Old recipe boxes and rhubarb cake

Somewhere–lurking among all the storage boxes, motorcycle parts, and old tapestries in the shop–I have a collection of Grandma H.’s recipe boxes. At the age of 90 last fall, it was time for Grandma to transition to a retirement home. During the downsizing I acquired her collection.

Those boxes are treasure chests full of yellowing paper and fading ink, little pieces of history told through butter, sugar, and flour.

Each card contains a memory. Often marked with the name of the person who gave Grandma the recipe, the cards make me wonder about the stories told and the memories created over a particular cake, salad, or casserole. For example, did Grandma’s friend give her a recipe for her rhubarb cake because they had shared a couple of slices together at a sewing circle or party?

The memories are fleeting, perhaps, and certainly not passed down to later generations, myself included. But somehow, hints or reflections of those memories are preserved through those handwritten notes.

Old-fashioned rhubarb cake

Inspired by recipes for Norwegian rhubarb cake from The Transplanted Baker and Cooking Books, I flipped through the cards in Grandma’s boxes, hoping she would have a recipe. Sure enough, she did. This is an adaptation of it.

1 ½ cups brown sugar
½ cup unsalted butter, softened
1 cup buttermilk
1 egg
2 cups flour
1 teaspoon baking soda
¼ teaspoon salt
1 ½ cups raw rhubarb, sliced lengthwise and then into half-inch pieces
Pearl sugar

Preheat oven to 350. Cream butter and brown sugar in a stand mixer. Add milk and eggs and mix to combine. Sift flour, baking soda and salt together, then add to the batter, mixing just until incorporated. Stir in rhubarb. Pour into a greased 9-inch pan and sprinkle with pearl sugar and cinnamon. Bake for 45-55 minutes.

*The original recipe called for vanilla, but with no mention of amount. I omitted it this time, but will try about a teaspoon the next time I make it.

Scandinavian baking ideas: Biscuits, buns, and more

Spring has passed by my world more quickly than an oncoming metro train; making a momentary appearance in those dark tunnels, it’s gone in a flash. However, since I spent my spring preparing for a European road trip, I can’t expect you to feel sorry for me, or for my lack of time spent baking.

I’m still dreaming about Paris and all the raw energy of the metro contrasted with the tranquility of the banks of the Seine. I can still feel the brisk marine wind of Normandy whipping through my hair. Likewise, the images of the countryside rolling by are still seared in my memory–the gentle, verdant hills of northern France, the tree-lined hills and valleys of Belgium, and the pastoral landscape of southern Germany.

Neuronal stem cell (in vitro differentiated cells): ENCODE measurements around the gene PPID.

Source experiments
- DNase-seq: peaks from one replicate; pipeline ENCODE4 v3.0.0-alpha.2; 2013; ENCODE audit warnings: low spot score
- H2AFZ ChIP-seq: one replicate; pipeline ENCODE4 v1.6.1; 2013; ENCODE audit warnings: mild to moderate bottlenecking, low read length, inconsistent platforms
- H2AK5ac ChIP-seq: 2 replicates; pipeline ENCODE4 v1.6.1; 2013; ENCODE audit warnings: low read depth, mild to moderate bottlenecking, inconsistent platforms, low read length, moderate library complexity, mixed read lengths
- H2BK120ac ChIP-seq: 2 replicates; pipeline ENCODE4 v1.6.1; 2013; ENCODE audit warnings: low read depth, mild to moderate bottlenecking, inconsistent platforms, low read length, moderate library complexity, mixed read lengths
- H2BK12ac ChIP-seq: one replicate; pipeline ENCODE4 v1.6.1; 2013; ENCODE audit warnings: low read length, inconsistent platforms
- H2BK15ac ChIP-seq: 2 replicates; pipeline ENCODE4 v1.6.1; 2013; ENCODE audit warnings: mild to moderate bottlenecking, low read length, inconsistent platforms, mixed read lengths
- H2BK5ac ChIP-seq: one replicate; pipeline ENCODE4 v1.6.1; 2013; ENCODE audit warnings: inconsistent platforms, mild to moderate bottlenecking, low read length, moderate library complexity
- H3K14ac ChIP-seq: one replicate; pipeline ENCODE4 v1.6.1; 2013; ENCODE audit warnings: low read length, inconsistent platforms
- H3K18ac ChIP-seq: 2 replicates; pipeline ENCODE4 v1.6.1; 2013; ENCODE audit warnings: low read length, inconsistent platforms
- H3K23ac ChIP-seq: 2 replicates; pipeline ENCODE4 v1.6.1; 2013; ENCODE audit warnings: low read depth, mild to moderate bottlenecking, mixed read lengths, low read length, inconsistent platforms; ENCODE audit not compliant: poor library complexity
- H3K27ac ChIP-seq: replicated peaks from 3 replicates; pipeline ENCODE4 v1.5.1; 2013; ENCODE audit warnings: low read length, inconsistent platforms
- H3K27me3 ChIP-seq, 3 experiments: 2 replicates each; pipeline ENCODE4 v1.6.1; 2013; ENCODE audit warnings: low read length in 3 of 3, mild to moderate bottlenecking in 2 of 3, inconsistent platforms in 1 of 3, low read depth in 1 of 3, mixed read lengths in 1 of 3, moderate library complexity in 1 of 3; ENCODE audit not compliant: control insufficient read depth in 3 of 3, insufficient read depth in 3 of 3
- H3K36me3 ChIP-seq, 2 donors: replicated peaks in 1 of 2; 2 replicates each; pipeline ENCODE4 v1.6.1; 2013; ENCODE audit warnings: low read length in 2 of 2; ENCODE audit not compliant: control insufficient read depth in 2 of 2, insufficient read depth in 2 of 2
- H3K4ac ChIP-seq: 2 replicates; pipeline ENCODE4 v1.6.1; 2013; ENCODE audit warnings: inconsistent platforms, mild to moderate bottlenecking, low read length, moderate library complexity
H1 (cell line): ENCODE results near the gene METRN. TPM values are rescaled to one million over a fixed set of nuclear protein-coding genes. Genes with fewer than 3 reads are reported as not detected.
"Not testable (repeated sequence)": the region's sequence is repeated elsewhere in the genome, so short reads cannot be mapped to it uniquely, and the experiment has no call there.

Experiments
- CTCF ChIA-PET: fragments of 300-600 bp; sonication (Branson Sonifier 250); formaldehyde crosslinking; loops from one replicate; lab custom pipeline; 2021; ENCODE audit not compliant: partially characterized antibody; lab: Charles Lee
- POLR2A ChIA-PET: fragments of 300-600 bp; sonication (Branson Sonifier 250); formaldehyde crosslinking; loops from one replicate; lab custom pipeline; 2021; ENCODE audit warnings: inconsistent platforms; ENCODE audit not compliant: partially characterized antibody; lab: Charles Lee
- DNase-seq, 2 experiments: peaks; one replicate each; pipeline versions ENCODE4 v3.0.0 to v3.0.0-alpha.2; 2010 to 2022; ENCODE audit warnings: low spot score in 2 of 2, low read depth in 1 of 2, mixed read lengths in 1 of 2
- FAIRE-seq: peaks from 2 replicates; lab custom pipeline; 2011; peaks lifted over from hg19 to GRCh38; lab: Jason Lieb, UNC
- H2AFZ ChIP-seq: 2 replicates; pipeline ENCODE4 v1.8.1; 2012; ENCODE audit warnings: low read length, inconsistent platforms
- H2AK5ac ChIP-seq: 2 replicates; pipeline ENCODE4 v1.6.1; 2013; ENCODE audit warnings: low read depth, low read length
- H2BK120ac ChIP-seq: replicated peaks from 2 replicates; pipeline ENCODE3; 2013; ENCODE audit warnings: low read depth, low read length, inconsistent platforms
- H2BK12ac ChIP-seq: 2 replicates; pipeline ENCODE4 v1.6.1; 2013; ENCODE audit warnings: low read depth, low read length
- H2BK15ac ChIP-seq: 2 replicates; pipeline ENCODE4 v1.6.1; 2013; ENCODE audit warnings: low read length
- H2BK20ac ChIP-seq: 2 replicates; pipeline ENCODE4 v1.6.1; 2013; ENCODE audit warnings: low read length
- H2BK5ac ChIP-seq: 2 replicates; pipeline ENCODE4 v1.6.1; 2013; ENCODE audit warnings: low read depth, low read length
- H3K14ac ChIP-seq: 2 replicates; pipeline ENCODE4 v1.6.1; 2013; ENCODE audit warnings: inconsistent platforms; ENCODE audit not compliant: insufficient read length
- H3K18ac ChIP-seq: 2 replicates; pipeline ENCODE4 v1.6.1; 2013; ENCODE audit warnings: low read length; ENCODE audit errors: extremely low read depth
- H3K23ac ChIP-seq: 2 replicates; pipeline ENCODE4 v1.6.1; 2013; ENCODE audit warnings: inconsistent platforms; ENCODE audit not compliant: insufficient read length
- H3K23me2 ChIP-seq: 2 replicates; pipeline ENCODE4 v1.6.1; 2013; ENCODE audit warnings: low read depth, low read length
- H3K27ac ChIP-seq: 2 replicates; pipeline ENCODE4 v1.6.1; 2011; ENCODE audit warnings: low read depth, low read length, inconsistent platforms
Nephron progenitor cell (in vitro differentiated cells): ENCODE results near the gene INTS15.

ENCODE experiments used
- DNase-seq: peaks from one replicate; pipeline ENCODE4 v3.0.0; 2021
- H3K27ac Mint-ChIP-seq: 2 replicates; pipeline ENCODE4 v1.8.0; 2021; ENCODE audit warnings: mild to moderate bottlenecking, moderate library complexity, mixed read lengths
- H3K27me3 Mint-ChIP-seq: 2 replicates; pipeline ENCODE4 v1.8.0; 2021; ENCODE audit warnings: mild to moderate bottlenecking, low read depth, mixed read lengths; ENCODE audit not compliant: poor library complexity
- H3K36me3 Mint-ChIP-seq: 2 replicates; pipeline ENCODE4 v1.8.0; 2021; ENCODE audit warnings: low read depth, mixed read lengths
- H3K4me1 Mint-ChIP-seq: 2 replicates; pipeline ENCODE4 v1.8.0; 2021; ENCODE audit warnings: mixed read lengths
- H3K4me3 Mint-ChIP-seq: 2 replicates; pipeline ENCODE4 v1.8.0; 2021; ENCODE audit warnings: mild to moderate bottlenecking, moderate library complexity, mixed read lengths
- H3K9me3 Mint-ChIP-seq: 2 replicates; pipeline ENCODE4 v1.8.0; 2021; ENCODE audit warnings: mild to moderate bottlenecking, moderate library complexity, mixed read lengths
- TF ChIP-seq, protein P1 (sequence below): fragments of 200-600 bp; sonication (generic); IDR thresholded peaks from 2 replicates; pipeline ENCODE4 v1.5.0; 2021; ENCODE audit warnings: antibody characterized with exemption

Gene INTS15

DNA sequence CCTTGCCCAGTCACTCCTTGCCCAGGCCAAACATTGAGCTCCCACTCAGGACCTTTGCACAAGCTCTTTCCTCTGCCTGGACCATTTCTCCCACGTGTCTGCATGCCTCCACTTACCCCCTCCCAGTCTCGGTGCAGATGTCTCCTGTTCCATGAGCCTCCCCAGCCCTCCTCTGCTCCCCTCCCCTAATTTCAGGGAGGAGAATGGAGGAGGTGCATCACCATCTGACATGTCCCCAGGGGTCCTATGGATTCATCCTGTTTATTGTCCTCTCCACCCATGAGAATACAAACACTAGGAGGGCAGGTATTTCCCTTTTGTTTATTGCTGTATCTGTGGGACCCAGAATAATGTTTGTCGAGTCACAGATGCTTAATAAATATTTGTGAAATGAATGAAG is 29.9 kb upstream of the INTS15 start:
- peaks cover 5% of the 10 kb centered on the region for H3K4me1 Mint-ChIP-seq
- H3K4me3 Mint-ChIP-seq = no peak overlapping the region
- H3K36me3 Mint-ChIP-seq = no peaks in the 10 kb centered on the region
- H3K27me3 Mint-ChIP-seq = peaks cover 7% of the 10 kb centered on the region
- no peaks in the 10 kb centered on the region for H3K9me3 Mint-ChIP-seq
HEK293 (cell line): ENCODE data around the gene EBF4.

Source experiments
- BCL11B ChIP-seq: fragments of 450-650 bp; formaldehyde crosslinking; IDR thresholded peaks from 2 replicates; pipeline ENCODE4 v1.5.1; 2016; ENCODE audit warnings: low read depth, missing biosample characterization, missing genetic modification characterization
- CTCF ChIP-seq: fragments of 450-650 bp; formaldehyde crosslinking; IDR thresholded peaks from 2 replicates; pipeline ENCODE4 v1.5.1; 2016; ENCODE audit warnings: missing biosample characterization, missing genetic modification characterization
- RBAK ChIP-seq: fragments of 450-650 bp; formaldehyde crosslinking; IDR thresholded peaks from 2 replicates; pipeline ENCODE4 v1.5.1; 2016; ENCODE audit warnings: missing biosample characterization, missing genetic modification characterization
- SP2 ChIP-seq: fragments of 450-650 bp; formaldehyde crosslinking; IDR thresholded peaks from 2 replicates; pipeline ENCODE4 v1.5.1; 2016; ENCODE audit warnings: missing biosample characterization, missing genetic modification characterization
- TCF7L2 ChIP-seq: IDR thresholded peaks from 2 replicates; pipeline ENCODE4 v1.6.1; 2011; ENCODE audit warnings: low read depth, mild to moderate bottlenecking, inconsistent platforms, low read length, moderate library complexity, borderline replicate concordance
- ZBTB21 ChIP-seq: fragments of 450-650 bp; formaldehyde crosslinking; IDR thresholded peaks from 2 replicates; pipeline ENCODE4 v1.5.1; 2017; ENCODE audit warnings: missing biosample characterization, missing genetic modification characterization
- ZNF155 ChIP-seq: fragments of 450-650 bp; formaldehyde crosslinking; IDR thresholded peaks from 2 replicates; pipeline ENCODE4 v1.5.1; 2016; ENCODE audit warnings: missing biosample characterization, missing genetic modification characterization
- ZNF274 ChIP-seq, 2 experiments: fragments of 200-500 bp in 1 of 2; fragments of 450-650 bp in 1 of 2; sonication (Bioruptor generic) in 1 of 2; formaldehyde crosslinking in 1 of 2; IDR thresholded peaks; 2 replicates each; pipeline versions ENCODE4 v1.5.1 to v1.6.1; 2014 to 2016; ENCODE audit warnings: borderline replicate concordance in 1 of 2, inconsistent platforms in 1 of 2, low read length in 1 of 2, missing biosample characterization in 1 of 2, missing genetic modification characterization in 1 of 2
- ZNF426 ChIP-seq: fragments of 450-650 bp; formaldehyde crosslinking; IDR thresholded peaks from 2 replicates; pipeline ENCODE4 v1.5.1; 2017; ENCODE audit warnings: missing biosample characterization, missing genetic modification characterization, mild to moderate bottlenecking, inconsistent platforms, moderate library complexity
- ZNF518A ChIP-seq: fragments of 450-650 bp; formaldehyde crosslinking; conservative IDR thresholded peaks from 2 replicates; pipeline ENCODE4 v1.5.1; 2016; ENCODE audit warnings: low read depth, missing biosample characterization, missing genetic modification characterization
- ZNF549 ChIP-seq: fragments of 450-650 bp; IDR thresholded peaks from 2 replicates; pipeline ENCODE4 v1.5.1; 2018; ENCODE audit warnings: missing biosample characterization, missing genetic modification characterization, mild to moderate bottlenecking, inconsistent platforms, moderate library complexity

The remaining weeks of spring won’t allow for much baking either, but if you’re looking for Scandinavian baking ideas, look no further than this list:

Touted as “one of the best-loved Norwegian pastries of all-time” by Siri of The Transplanted Baker, skolleboller are cardamom-scented buns filled with vanilla custard and dusted with coconut. Just go to Siri’s blog and take one look at those buns, and you’ll want to reach in and pull them off your computer screen, bite into one, and wash it down with a steaming cup of coffee.

On gray, damp spring mornings when you want to stay indoors in your bathrobe, a warm, freshly-baked biscuit topped with Norwegian brown goat cheese sounds about as cozy as you can get. The cheese–known as gjetost or brunost–was a favorite treat for Jenn of The Leftover Queen when she lived in Norway some years ago, and now she loves these buttermilk biscuits topped with a thin slice of brunost and a little jam.

Whether it’s paired with brown butter, white wine and vanilla bean, or the classic marriage with strawberries, rhubarb is one of spring’s most generous gifts. Taking advantage of rhubarb’s delicious tang and combining it with almond paste, Dagmar of A cat in the kitchen got creative and gave a twist to the traditional almond-filled pastries known as mazarins. These toasted oat flour mazarins with rhubarb are the result.

Inspired by a Norwegian candy bar, the bloggers at My Little Norway have created what they call Troika cake, a chocolate cake layered with raspberry jelly and cream, then topped with a layer of marzipan. Growing up in a Scandinavian family, marzipan cakes have always been one of my favorites. I love the combination of textures–the slightly chewy marzipan with the soft, pillowy cake and a blanket of cream–plus the flavors of almond, sugar, and fruit.

I’ve been wanting to make a Scandinavian apple cake for quite a while, but haven’t known which recipe to try. Until now. Anne of Anne’s Food uses words like “dense,” “rustic,” “delicate,” and “cinnamon-scented” in her description of this apple cake with almonds. With almond paste as a primary ingredient, along with crème fraîche and fresh apples, how could it not be delicious?

What are your favorite Scandinavian recipes? Leave a comment and let me know!